There are more than one thousand other cryptocurrencies today. And many of which was a result of people looking for a quick buck or two from profit-driven investors that have no idea what cryptos are. However, there are those cryptocurrencies that are seriously looking to compete for the top spot. You have the likes of Ethereum and even Ripple.
Ripple even hired a number of new members on their team in order to help decentralize XRP. Though it is dealing with a number of lawsuits, Ripple is doing its best to stay in the game. However, things are quite silent when it comes to Litecoin.
A Github survey discovered that Litecoin had no repository update or code developments since April 2018. This is quite a different scenario compared to the likes of Ethereum, Bitcoin, and EOS that has continuously updated their code.
Litecoin stopped doing repository updates when it partnered with Coinbase’s Shift Visa debit card. Shift Visa card works just like any normal debit card. Here, users can make payments directly in places that accept VISA.
What Made Litecoin to Stop Developments?
There are a number of reasons for this. One, it could be a result of the bearish market. It could be a case of “developer bear run break” where developers will tend to cash out on profits. Also, there are speculations that the developer community of Litecoin is still waiting for the first Annual Summit of the blockchain project that is scheduled September 14th to 15th.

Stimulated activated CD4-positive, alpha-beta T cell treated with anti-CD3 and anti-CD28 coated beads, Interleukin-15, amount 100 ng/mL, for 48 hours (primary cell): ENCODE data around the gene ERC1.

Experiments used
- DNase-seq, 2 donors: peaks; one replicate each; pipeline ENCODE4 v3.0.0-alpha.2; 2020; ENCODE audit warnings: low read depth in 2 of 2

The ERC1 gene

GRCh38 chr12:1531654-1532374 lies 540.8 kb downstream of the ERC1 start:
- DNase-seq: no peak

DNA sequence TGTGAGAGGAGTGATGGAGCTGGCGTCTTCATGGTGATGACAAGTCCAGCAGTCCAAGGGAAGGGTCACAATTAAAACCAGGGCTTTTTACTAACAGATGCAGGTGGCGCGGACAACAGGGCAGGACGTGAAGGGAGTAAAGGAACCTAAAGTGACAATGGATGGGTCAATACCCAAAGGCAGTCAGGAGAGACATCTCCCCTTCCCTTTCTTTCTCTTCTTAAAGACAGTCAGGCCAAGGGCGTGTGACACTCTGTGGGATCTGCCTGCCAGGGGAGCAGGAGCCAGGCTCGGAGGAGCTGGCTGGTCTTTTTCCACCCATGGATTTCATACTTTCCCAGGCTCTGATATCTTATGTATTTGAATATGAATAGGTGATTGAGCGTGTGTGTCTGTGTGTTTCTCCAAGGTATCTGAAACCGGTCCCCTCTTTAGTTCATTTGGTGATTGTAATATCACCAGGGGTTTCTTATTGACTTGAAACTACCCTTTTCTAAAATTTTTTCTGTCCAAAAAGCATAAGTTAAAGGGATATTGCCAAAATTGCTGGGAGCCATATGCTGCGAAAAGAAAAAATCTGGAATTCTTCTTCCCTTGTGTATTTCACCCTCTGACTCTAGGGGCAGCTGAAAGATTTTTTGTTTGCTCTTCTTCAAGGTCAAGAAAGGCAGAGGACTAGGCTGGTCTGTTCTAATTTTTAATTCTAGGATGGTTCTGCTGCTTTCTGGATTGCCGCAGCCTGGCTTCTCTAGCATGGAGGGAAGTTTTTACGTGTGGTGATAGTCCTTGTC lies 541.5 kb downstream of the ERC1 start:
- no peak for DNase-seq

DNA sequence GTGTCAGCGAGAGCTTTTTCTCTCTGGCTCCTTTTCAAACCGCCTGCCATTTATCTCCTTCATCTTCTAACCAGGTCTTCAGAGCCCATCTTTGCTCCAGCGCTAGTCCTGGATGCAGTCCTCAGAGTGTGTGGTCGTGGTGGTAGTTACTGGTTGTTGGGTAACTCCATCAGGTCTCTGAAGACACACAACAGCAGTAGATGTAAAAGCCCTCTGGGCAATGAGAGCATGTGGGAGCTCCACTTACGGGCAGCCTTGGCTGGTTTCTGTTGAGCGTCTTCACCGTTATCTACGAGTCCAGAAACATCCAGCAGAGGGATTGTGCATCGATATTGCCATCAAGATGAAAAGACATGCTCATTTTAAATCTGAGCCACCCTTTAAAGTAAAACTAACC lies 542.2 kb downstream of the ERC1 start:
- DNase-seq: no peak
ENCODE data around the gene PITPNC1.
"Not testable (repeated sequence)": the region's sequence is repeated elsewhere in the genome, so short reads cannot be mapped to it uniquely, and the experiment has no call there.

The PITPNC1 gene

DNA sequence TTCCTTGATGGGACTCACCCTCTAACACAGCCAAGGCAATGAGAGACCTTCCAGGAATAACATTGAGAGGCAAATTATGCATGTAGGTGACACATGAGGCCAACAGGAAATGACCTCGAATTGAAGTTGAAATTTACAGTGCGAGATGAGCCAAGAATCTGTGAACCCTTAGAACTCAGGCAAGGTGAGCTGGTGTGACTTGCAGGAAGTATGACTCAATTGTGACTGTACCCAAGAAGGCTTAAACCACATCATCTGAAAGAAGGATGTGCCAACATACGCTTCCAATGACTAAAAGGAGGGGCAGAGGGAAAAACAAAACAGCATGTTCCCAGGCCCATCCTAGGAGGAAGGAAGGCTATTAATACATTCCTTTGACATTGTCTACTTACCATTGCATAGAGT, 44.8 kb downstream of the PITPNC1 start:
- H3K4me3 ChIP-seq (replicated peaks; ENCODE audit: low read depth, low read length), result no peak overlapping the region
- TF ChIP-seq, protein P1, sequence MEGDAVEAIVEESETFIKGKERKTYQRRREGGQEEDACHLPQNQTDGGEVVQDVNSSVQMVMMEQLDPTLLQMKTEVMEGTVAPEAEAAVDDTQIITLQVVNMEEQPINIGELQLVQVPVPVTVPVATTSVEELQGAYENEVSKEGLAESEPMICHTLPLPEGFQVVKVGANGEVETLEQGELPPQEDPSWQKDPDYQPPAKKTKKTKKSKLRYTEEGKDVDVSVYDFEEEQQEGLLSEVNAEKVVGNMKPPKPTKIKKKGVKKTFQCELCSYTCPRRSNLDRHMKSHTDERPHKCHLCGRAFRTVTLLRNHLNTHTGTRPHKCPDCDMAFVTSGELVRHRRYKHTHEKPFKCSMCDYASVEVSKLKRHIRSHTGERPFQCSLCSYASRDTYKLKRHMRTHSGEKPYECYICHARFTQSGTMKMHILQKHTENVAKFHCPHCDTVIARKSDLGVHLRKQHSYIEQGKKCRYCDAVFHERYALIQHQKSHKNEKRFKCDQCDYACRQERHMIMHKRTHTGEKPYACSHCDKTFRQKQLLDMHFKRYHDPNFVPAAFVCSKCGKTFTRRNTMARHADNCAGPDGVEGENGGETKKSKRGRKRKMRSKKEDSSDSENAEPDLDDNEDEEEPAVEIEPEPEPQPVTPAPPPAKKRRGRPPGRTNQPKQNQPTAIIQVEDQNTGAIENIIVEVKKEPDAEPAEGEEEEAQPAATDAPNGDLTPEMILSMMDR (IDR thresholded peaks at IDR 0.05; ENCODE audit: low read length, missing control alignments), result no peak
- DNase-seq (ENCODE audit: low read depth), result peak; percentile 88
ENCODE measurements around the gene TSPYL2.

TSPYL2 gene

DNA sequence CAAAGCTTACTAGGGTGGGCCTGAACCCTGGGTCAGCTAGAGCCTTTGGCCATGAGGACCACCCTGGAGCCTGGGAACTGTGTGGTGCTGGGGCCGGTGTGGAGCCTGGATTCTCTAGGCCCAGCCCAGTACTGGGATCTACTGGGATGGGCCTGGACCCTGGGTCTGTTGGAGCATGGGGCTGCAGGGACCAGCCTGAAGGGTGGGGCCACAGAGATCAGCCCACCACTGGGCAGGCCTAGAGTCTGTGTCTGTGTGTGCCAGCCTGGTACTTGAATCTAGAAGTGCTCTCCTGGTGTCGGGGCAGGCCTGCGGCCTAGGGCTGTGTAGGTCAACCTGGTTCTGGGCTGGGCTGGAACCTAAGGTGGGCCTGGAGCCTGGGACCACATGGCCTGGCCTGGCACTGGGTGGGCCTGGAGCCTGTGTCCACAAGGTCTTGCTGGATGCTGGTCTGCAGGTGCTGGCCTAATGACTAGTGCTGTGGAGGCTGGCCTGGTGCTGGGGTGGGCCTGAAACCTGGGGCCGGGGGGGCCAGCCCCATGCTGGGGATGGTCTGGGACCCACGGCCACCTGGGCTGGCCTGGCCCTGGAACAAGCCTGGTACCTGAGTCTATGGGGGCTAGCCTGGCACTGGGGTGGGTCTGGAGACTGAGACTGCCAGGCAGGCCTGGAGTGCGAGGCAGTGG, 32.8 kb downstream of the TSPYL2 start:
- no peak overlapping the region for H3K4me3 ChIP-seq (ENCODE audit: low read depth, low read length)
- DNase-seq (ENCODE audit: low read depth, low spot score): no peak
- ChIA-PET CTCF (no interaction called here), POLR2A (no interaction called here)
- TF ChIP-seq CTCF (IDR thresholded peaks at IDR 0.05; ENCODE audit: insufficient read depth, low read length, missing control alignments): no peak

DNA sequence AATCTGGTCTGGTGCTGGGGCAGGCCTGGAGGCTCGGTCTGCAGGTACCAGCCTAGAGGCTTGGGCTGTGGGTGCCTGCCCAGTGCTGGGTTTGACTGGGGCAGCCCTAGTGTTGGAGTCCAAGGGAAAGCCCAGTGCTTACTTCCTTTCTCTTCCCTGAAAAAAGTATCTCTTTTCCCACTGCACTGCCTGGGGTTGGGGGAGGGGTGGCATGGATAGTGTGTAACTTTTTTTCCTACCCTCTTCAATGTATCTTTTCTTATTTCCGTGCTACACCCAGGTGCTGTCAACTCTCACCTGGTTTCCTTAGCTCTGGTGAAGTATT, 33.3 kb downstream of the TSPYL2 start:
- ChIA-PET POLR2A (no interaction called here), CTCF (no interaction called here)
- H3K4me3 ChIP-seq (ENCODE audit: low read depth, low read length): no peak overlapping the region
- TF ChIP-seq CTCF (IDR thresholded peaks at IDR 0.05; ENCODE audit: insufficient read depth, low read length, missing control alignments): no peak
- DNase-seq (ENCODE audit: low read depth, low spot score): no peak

But of course, it isn’t really all quiet. One significant development that could potentially increase mass adoption of Litecoin is the launch of Lite.im. This is a project by Zulu Republic. What it does is introduce an SMS feature for the Litecoin community. What it is hoping to do is enable anyone that is using a basic mobile device to use the services of Litecoin.
Is Litecoin a Ponzi Scheme?
A YouTuber recently expressed his opinion regarding Litecoin, thinking that it’s a Ponzi scheme. For YouTuber TruthNeverTold, “He sold out everything at the top. Good on Charlie Lee! Great Job! But you just proved the fact that, as I’ve been saying since 2011, early adopters take something that has no intrinsic value, they set about building the perceived value to an unsuspecting public only to sell that illusion for something that has real value”.
On December 20, 2017, Charlie Lee “sold or donated” his entire Litecoin shares. During that time, he mentioned that it’s a way to avoid “conflict of interest” that arises from its growth. Lee mentioned that “Litecoin has been very good for me financially, so I am well off enough that I no longer need to tie my financial success to Litecoin’s success… For the first time in 6+ years, I no longer own a single LTC that’s not stored in a physical Litecoin”.
He also defended that the sale/donations didn’t really affect the market. He mentioned that “I didn’t actually have that many litecoins, My selling litecoins didn’t actually affect the market itself but the fact that I had litecoins and people were thinking that I might dump it on the market was an issue”.